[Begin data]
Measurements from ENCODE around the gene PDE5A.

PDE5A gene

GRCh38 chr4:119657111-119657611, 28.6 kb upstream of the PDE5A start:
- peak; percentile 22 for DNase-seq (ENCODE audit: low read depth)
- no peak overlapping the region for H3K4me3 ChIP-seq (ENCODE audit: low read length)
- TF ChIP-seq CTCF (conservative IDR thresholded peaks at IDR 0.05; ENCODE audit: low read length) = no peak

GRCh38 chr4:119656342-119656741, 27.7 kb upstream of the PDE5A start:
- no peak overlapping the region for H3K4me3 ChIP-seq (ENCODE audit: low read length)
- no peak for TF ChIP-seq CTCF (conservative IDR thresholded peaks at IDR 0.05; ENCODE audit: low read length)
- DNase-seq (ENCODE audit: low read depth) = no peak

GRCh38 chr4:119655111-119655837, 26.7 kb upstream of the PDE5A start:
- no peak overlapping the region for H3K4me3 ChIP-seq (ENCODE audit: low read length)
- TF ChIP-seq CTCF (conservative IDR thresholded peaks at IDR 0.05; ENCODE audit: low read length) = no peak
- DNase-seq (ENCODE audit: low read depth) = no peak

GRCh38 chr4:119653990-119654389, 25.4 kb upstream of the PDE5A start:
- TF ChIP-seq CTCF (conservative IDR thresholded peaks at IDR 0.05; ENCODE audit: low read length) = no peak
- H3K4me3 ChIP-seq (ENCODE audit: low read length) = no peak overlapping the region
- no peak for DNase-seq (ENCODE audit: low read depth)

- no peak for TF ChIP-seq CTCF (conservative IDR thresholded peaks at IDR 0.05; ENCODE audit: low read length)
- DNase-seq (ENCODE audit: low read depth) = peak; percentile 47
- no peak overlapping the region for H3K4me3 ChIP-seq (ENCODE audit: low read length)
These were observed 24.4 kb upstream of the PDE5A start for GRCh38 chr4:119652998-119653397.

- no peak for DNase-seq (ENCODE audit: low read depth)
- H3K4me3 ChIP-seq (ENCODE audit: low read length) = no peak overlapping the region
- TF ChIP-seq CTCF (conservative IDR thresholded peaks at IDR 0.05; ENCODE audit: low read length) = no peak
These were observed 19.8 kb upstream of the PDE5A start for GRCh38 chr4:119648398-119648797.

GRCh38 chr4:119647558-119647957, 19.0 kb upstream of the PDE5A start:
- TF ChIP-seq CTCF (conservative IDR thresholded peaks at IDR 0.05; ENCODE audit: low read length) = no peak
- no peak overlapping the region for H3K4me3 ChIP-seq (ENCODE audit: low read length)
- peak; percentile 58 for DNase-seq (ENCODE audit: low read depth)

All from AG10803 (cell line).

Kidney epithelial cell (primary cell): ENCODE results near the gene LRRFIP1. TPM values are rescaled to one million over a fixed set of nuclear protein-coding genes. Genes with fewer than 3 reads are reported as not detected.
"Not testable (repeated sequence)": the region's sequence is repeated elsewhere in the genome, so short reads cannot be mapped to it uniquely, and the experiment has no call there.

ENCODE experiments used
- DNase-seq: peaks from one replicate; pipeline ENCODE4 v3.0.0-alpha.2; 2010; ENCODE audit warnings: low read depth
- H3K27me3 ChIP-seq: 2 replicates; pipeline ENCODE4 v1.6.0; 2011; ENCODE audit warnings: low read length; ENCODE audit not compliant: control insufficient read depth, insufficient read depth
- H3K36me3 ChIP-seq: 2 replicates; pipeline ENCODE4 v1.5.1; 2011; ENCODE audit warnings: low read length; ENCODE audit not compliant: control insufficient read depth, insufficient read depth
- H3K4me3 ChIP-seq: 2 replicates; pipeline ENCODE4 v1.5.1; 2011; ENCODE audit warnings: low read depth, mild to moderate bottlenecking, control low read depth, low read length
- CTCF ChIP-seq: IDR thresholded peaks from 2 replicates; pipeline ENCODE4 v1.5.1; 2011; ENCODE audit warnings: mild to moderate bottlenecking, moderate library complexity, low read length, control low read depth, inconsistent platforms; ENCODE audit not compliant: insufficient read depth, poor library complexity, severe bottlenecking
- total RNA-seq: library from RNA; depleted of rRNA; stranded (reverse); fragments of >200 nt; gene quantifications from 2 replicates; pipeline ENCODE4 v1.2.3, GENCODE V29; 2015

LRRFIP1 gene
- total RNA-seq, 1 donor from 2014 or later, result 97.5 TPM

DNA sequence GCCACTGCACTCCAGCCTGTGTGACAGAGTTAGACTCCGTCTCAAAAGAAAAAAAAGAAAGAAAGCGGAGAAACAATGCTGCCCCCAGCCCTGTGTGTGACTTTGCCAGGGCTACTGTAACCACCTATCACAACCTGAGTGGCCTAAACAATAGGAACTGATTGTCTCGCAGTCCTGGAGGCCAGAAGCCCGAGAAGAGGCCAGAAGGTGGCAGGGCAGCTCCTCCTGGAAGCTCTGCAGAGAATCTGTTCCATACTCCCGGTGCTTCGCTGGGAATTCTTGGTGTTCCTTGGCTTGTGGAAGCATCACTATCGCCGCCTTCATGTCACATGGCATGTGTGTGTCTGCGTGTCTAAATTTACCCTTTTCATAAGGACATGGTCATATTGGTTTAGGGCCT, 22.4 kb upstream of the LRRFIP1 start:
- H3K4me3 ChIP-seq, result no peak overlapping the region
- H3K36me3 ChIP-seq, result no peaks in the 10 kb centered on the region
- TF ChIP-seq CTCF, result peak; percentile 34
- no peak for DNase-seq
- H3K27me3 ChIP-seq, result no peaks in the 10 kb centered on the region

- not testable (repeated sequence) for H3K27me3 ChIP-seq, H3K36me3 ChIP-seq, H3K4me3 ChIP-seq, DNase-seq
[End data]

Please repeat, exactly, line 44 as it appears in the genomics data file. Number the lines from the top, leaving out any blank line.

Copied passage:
- H3K4me3 ChIP-seq, result no peak overlapping the region